Joe Biden is unfit to be president. Why didn't anyone stop him?

Despite Democrats performing better than expected in the midterm elections just completed, two-thirds of those voters do not want their leader, President Joe Biden, to run for re-election in 2024.  Perhaps, by now, like nearly everyone else in the country, they know the real Joe Biden.  Just who is he?  

President Biden is a man of mediocre intellect who, over almost five decades in national public office, accomplished little to nothing, other than his election to federal offices and becoming rich off the federal teat and various side hustles.  He is a thin-skinnedchip-on-the-shouldermacho swaggerer who, in a Tucker Carlson phrase, "kisses up and spits down."  He is a prevaricatorplagiaristteller-of-tall-tales narcissist who has no respect for the truth, only narratives that advance his interests or portray him favorably.  If not a racist, he still sees only through the lens of race and pandersprejudges, or pounces accordingly.  Finally, when it comes to young children and women, he just cannot, as my mother used to put it, keep his hands to himself; he may be guilty of muchmuch worse.  

Sadly, as a result of advanced age and cognitive decline, his skills, such as a quick wit, adroit speech, and pleasant countenance, have eroded as his less desirable traits, such as angermendacity, and lack of self-control, have worsened.  No wonder people are discovering the real Joe Biden.

Senators who served with him always knew.  Nonetheless, none said to another, "Joe's a nice enough guy, but he must never be president."  We can't let him have access to the nuclear codesrun the largest law enforcement operation in the world, or make life-and-death decisions about sending our Armed Forces into or out of harm's way.  All senators, Democrats and Republicans, refused to hold Biden accountable and make him, at least as to any plan he had for the White House, persona non grata.

Nonetheless, there is historic precedent for such nonpartisan and patriotic action.

On August 7, 1974, my once and future boss, U.S. Senator Clifford P. Hansen (R-Wyo.), joined a few of his Republican colleagues, most famously Senator Barry Goldwater (R-Ariz.) and Senator Hugh Scott (R-Pa.), on a journey to the White House to urge President Richard Nixon to resign.  They told him, "not only had he 'lost' the congressional support of his own party and his natural allies among conservative Democrats, [but] also that they would actually convict him at trial and remove him from office."  Nixon resigned the next day.

On New Year's Eve in 1974, Justice William O. Douglas, one of the Supreme Court's longest-serving jurists, suffered a severe stroke in Hawaii.  After months at Walter Reed Hospital, he returned to the Court, but he was nearly incapacitated, yet he hung on into the Court's new term on the first Monday in October.  On October 17, seven of the eight remaining justices agreed that no case would be decided by a five-four vote with Douglas in the majority.  Only Justice Byron White of Colorado disagreed and pressed for Douglas's retirement.  A month later, after 36 years on the bench, Justice Douglas did so.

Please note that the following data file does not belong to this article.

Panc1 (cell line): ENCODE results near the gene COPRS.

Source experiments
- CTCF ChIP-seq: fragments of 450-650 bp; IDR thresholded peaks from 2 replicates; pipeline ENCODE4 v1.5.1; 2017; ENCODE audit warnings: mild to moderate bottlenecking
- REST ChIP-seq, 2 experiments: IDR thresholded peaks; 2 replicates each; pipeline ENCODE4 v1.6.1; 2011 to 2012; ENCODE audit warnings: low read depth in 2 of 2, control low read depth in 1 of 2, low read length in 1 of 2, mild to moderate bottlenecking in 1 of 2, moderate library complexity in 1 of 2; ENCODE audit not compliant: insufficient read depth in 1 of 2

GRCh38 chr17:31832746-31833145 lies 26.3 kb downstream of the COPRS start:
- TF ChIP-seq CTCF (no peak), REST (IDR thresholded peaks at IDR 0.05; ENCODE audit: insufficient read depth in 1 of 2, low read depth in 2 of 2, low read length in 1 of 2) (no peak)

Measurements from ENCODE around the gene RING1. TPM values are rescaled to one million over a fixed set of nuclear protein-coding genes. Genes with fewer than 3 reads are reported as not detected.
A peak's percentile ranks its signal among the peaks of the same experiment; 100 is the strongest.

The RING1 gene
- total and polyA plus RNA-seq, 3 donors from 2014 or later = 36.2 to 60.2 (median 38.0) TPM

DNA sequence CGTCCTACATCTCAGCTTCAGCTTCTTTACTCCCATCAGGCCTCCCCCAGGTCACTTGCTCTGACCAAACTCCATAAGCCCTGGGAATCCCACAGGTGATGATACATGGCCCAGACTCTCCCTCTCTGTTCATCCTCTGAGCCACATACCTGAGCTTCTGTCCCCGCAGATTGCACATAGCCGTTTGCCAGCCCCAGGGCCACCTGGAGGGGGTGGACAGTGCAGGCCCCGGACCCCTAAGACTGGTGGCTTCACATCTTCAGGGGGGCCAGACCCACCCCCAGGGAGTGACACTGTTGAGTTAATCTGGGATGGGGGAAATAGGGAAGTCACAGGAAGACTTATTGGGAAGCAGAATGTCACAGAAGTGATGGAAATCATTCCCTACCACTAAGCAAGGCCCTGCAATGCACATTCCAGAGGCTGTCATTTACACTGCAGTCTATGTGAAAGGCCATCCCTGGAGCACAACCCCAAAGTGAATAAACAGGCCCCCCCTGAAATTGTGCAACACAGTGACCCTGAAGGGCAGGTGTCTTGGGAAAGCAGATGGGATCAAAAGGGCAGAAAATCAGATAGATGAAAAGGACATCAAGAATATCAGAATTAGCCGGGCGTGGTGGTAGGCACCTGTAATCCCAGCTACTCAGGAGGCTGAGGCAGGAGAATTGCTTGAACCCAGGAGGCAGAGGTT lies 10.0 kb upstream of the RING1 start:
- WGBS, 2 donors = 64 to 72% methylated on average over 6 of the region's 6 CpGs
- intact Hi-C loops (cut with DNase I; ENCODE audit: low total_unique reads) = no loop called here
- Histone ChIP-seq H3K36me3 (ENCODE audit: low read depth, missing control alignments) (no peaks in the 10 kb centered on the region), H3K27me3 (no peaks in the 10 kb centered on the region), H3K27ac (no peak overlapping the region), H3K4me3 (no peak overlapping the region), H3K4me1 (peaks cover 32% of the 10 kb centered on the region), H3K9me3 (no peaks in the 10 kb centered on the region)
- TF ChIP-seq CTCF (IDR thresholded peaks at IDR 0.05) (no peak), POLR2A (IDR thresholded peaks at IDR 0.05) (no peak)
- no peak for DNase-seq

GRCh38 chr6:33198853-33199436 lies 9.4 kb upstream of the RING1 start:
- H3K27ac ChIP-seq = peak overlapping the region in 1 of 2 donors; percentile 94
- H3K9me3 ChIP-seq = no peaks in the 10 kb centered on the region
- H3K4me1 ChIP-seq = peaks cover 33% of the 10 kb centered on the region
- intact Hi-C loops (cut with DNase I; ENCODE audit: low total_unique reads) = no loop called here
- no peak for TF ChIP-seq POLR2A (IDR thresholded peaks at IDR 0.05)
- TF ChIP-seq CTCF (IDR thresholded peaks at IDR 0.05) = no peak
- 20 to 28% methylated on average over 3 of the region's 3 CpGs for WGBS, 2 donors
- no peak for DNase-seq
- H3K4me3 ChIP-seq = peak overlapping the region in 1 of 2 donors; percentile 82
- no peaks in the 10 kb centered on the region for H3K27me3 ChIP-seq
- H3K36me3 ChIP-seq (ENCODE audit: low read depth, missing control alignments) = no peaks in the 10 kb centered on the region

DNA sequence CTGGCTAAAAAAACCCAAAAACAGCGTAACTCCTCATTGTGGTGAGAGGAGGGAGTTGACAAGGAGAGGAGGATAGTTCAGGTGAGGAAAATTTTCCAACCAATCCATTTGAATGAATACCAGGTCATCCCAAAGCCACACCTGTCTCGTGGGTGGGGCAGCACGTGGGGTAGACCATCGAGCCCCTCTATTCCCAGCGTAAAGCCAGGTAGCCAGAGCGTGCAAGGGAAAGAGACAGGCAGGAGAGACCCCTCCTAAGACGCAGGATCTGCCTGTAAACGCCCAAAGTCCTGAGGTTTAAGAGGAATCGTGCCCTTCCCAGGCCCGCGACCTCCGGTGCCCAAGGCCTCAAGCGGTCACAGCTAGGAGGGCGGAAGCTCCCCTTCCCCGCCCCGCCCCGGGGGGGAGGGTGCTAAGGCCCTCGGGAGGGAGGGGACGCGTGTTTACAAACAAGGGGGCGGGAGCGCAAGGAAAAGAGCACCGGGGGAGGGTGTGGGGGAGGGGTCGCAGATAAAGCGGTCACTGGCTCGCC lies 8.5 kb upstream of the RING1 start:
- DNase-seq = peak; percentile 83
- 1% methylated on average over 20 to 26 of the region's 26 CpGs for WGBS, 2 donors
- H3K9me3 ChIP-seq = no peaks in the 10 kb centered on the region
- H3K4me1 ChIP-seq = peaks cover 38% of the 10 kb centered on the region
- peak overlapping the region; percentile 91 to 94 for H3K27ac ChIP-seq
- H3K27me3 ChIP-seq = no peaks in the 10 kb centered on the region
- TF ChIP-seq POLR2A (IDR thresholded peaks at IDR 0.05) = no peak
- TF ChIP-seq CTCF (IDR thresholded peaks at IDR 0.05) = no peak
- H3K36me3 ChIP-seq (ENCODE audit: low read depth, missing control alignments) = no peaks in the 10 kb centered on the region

In 1988, President George H.W. Bush nominated former U.S. senator John Tower (R-Texas) as his secretary of defense.  Senator Tower, who served from 1961 to 1985, was the first Republican senator to represent Texas since Reconstruction.  He chaired the Senate Armed Services Committee, later was chief U.S. negotiator at the Strategic Arms Reduction Talks in Switzerland, and in 1986 chaired the Tower Commission inquiry into the Iran-Contra Affair.  All that was not enough to prevent the Senate from rejecting his nomination, given its concerns over his alcoholism and other issues.  

Years ago, on a visit from Denver to D.C., I met with an old friend who once served as an attorney to the Senate Judiciary Committee and thus had frequent interactions with Biden.  Knowing he was aware of my negative view of the senator, I asked his opinion.  "He's always been good to me," he responded.  "That's a pretty low bar," I replied.  "It's my test," he shrugged.  So it must have been for the senators, both Democrats and Republicans, who knew the real Joe Biden for nearly five decades.  Now all Americans are paying a terrible price for their willingness to set such low standards. 

Mr. Pendley, a Wyoming attorney, served in the administrations of presidents Reagan and Trump and for 30 years provided pro bono representation, including before the Supreme Court of the United States.

Image: Gage Skidmore via Flickr, CC BY-SA 2.0.

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